The KHL never became the competition it promised for the NHL

by Jul 7, 10:19 AM
Geoff Burke / USA TODAY Sports

Last month, Lev Prague announced they would be leaving the KHL due to financial difficulty. Two other teams had to leave the KHL under the same premise; Spartak Moscow and Donbass Donetsk.

The KHL was creeping in as a competitor for the NHL not too long ago. Alex Ovechkin declared he would stay in the KHL if the NHL didn't resolve their lockout. If nothing changed, he would rather play overseas for a significant chunk of change.

If we speak in Russian, the NHL provided a beautiful dream to the media and fans, but in reality it’s a lie. It’s showboating. The league is trying to show that they are kind of working, trying to save the season, but they offer nothing new. It’s all the same, just in different words.

New Jersey Devils forward Ilya Kovalchuk left the Devils in the dust deciding to retire and sign with SKA St. Petersburg.

During the 2012-13 lockout, players flocked to the KHL to play hockey and earn some money. Kris Versteeg was vocal in his statement to media that Gary Bettman was "mucking" up the league. He also said he thought about staying in the KHL when NHL play resumed.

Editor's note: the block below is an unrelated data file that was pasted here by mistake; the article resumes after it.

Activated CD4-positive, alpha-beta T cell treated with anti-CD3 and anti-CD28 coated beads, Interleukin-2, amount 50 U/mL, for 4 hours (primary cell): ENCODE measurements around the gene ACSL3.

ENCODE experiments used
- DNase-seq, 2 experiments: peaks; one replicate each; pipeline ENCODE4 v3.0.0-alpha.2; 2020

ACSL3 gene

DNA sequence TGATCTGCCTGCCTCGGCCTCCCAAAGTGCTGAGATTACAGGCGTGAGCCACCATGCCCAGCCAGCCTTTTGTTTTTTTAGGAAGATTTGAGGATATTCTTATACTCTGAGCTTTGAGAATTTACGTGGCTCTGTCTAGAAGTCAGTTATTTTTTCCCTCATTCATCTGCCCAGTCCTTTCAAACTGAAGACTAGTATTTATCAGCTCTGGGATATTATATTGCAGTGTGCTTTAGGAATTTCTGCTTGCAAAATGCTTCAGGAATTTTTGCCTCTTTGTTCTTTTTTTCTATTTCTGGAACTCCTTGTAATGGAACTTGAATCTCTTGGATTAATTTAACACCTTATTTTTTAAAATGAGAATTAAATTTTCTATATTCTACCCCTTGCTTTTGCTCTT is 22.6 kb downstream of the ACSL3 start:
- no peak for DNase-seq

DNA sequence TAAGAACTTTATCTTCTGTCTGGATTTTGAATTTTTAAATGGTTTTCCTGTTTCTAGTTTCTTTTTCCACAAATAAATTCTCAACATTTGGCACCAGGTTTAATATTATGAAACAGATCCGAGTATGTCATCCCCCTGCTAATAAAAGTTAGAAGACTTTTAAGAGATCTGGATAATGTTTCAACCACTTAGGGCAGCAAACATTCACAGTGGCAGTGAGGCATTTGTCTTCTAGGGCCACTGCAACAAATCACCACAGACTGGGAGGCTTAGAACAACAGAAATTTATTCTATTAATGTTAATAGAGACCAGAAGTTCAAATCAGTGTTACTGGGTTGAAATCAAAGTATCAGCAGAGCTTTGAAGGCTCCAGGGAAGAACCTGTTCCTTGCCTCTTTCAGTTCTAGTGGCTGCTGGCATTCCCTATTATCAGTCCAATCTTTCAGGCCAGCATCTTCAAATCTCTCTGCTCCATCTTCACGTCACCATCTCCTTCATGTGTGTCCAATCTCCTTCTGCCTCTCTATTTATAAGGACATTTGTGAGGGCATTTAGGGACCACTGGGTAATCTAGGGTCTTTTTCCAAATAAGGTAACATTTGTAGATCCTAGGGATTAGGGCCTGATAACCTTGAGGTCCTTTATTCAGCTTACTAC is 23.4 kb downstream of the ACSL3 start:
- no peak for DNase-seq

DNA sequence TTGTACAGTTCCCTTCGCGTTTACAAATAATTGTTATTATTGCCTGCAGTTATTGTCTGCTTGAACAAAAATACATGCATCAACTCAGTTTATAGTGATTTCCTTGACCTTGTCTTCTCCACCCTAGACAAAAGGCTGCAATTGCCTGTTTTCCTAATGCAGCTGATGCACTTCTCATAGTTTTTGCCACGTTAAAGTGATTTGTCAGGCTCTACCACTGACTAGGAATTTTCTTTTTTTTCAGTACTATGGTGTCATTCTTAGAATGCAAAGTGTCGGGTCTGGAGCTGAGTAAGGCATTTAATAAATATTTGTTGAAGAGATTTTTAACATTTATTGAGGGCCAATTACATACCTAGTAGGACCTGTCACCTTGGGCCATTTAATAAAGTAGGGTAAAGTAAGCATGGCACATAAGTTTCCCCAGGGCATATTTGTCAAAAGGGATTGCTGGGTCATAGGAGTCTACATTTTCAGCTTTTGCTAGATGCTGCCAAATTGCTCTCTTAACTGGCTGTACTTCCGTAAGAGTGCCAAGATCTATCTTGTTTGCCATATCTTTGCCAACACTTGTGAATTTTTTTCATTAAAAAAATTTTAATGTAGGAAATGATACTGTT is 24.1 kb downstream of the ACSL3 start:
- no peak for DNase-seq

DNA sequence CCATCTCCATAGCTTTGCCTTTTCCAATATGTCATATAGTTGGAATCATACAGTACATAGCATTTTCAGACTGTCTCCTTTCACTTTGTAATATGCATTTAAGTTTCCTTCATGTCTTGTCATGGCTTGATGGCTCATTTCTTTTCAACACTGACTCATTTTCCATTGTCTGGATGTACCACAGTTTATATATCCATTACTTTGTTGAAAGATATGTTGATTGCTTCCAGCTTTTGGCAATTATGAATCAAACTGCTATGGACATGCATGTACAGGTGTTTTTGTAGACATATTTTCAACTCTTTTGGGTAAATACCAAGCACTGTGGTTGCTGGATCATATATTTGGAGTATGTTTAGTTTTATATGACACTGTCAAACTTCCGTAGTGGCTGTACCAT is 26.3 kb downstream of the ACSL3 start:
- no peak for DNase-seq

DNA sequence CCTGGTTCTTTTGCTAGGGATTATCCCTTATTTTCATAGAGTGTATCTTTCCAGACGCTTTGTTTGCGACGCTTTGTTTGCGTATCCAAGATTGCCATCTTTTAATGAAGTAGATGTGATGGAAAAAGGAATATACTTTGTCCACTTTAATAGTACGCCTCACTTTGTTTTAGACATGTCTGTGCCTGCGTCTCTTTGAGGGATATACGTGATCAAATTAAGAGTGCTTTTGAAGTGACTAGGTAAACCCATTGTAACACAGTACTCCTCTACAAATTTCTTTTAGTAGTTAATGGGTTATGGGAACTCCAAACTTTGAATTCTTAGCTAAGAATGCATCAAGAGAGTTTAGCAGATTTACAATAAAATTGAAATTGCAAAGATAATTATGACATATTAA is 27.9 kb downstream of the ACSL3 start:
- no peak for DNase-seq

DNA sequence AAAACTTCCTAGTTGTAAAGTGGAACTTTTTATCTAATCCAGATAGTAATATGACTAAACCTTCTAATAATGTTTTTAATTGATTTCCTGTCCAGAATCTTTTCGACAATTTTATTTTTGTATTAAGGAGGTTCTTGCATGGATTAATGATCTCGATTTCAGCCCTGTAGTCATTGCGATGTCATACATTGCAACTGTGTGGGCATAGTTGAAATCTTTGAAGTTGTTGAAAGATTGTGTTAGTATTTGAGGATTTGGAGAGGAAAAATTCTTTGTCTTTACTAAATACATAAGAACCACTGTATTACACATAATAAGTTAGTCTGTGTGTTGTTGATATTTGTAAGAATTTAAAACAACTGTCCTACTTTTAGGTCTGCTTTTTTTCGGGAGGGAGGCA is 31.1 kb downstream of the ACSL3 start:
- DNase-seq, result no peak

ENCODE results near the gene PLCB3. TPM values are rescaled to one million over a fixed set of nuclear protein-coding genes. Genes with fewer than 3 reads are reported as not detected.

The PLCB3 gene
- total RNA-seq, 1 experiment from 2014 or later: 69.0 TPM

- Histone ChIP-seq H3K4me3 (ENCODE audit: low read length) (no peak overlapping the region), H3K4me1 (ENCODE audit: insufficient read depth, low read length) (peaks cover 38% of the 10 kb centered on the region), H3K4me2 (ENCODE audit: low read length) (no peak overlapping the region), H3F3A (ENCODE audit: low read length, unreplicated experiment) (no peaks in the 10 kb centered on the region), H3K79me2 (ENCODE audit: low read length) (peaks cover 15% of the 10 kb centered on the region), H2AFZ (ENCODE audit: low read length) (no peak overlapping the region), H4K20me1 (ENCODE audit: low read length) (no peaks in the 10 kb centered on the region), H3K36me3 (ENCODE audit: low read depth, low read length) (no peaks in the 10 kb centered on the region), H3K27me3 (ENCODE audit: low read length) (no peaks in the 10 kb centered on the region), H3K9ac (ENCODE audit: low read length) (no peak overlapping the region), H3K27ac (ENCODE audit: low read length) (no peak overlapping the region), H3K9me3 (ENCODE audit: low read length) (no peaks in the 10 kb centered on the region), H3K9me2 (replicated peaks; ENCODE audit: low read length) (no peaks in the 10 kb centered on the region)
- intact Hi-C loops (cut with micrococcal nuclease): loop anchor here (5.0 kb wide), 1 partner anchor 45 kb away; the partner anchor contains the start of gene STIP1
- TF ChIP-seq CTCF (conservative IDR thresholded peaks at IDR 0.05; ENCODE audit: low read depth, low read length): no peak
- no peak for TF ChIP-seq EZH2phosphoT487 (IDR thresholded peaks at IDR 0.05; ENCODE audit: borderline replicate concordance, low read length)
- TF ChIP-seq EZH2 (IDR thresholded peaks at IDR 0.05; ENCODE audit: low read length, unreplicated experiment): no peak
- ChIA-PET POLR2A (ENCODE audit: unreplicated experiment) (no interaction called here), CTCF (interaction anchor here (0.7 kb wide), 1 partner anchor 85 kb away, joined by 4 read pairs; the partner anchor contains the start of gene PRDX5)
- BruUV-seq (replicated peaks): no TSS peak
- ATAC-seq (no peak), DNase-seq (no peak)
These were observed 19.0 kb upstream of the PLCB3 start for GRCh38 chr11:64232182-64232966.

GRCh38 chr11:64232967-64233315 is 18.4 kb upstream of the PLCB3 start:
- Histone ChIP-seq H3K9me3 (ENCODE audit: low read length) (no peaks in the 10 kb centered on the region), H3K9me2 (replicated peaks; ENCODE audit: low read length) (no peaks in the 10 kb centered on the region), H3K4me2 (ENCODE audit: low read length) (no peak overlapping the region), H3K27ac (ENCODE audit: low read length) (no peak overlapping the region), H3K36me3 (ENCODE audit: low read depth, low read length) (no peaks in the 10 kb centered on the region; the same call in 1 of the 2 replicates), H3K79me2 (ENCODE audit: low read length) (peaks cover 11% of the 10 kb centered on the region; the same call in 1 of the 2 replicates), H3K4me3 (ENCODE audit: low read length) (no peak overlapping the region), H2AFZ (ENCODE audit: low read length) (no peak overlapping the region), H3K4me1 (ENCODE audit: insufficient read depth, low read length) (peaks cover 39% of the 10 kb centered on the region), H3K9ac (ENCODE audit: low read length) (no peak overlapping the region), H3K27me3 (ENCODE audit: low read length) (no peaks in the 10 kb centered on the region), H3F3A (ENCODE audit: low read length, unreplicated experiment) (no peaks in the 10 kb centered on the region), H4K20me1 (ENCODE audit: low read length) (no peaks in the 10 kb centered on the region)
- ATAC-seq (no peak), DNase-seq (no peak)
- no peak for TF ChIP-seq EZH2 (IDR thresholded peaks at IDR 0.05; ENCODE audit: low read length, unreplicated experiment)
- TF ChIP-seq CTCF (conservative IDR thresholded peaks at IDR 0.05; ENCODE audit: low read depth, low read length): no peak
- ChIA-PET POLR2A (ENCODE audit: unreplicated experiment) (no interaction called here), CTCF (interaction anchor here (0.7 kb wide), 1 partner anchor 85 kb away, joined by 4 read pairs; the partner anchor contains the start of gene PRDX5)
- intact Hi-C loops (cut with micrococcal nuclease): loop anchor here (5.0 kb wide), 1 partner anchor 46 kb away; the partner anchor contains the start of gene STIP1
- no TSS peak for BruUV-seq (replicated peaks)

Nobody stayed. Every player opted out of their KHL contract and flew back to North America immediately.

The lour of the NHL is the end goal. The Stanley Cup can't be replicated and the level of competition across the board is unparalleled except for that of the Olympic Games every four years.

Now that the KHL is experiencing teams folding, the NHL remains stronger than ever with players from overseas eager to join the league.

Jiri Sekac, who played for Prague Lev, may have seen the writing on the wall and became available to NHL teams in June. The Montreal Canadiens signed him after more than 12 teams were after his services.

Petri Kontiola, signed by the Toronto Maple Leafs, paid an estimated $600,000 to break free of his contract with Traktor Chelyabinsk. His one-year, $1.5-million contract becomes a league-minimum $550,000 factoring in the buyout.

Let's not forget about Washington Capitals' Evgeni Kuznetsov who had a less than welcome exit from the same team Kontiola paid to escape from.

Talent continues to be groomed in the KHL, but that's not where it's staying. Players want to play against the best in the NHL. Folding franchises in the KHL will only help the NHL attract more players.

The threats from the lockout were empty.

Feature photo courtesy of Geoff Burke / USA TODAY Sports